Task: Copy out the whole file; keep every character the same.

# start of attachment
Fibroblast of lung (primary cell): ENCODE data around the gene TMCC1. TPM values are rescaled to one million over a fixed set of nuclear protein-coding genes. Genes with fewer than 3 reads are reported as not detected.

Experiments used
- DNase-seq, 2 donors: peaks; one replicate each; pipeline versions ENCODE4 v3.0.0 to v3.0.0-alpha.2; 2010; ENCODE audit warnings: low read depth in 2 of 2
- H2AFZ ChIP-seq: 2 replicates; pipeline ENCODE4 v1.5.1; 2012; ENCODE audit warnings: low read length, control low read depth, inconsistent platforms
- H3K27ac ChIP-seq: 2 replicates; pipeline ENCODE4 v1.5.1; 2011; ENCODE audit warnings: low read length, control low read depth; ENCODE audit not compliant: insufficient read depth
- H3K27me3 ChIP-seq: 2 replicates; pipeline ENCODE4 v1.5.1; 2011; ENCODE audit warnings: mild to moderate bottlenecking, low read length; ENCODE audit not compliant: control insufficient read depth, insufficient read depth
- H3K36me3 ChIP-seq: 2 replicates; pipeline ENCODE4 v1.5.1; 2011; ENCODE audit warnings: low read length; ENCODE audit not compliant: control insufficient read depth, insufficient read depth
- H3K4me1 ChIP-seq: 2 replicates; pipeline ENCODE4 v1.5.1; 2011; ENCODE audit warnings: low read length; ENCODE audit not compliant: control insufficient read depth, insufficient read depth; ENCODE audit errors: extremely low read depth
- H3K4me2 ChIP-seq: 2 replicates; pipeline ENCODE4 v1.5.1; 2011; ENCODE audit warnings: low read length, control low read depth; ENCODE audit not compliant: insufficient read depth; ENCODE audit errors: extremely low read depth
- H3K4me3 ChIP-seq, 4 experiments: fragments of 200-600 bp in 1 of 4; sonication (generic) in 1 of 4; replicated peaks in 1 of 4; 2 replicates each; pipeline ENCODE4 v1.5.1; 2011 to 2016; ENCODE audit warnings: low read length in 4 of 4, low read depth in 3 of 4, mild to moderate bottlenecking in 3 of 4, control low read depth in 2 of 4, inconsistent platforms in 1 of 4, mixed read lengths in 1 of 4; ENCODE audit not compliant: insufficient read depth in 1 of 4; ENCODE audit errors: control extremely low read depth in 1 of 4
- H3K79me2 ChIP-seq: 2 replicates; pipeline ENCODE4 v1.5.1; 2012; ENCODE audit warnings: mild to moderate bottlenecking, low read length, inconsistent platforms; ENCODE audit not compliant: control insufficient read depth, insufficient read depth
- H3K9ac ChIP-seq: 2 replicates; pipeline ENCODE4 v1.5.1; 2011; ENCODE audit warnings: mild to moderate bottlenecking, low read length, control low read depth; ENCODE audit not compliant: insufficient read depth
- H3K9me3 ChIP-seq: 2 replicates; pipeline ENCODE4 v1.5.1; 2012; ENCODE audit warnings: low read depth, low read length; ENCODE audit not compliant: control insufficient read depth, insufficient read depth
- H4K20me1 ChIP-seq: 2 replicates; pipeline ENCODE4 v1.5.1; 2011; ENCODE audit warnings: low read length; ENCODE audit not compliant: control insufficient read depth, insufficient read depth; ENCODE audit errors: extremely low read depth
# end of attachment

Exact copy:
Fibroblast of lung (primary cell): ENCODE data around the gene TMCC1. TPM values are rescaled to one million over a fixed set of nuclear protein-coding genes. Genes with fewer than 3 reads are reported as not detected.

Experiments used
- DNase-seq, 2 donors: peaks; one replicate each; pipeline versions ENCODE4 v3.0.0 to v3.0.0-alpha.2; 2010; ENCODE audit warnings: low read depth in 2 of 2
- H2AFZ ChIP-seq: 2 replicates; pipeline ENCODE4 v1.5.1; 2012; ENCODE audit warnings: low read length, control low read depth, inconsistent platforms
- H3K27ac ChIP-seq: 2 replicates; pipeline ENCODE4 v1.5.1; 2011; ENCODE audit warnings: low read length, control low read depth; ENCODE audit not compliant: insufficient read depth
- H3K27me3 ChIP-seq: 2 replicates; pipeline ENCODE4 v1.5.1; 2011; ENCODE audit warnings: mild to moderate bottlenecking, low read length; ENCODE audit not compliant: control insufficient read depth, insufficient read depth
- H3K36me3 ChIP-seq: 2 replicates; pipeline ENCODE4 v1.5.1; 2011; ENCODE audit warnings: low read length; ENCODE audit not compliant: control insufficient read depth, insufficient read depth
- H3K4me1 ChIP-seq: 2 replicates; pipeline ENCODE4 v1.5.1; 2011; ENCODE audit warnings: low read length; ENCODE audit not compliant: control insufficient read depth, insufficient read depth; ENCODE audit errors: extremely low read depth
- H3K4me2 ChIP-seq: 2 replicates; pipeline ENCODE4 v1.5.1; 2011; ENCODE audit warnings: low read length, control low read depth; ENCODE audit not compliant: insufficient read depth; ENCODE audit errors: extremely low read depth
- H3K4me3 ChIP-seq, 4 experiments: fragments of 200-600 bp in 1 of 4; sonication (generic) in 1 of 4; replicated peaks in 1 of 4; 2 replicates each; pipeline ENCODE4 v1.5.1; 2011 to 2016; ENCODE audit warnings: low read length in 4 of 4, low read depth in 3 of 4, mild to moderate bottlenecking in 3 of 4, control low read depth in 2 of 4, inconsistent platforms in 1 of 4, mixed read lengths in 1 of 4; ENCODE audit not compliant: insufficient read depth in 1 of 4; ENCODE audit errors: control extremely low read depth in 1 of 4
- H3K79me2 ChIP-seq: 2 replicates; pipeline ENCODE4 v1.5.1; 2012; ENCODE audit warnings: mild to moderate bottlenecking, low read length, inconsistent platforms; ENCODE audit not compliant: control insufficient read depth, insufficient read depth
- H3K9ac ChIP-seq: 2 replicates; pipeline ENCODE4 v1.5.1; 2011; ENCODE audit warnings: mild to moderate bottlenecking, low read length, control low read depth; ENCODE audit not compliant: insufficient read depth
- H3K9me3 ChIP-seq: 2 replicates; pipeline ENCODE4 v1.5.1; 2012; ENCODE audit warnings: low read depth, low read length; ENCODE audit not compliant: control insufficient read depth, insufficient read depth
- H4K20me1 ChIP-seq: 2 replicates; pipeline ENCODE4 v1.5.1; 2011; ENCODE audit warnings: low read length; ENCODE audit not compliant: control insufficient read depth, insufficient read depth; ENCODE audit errors: extremely low read depth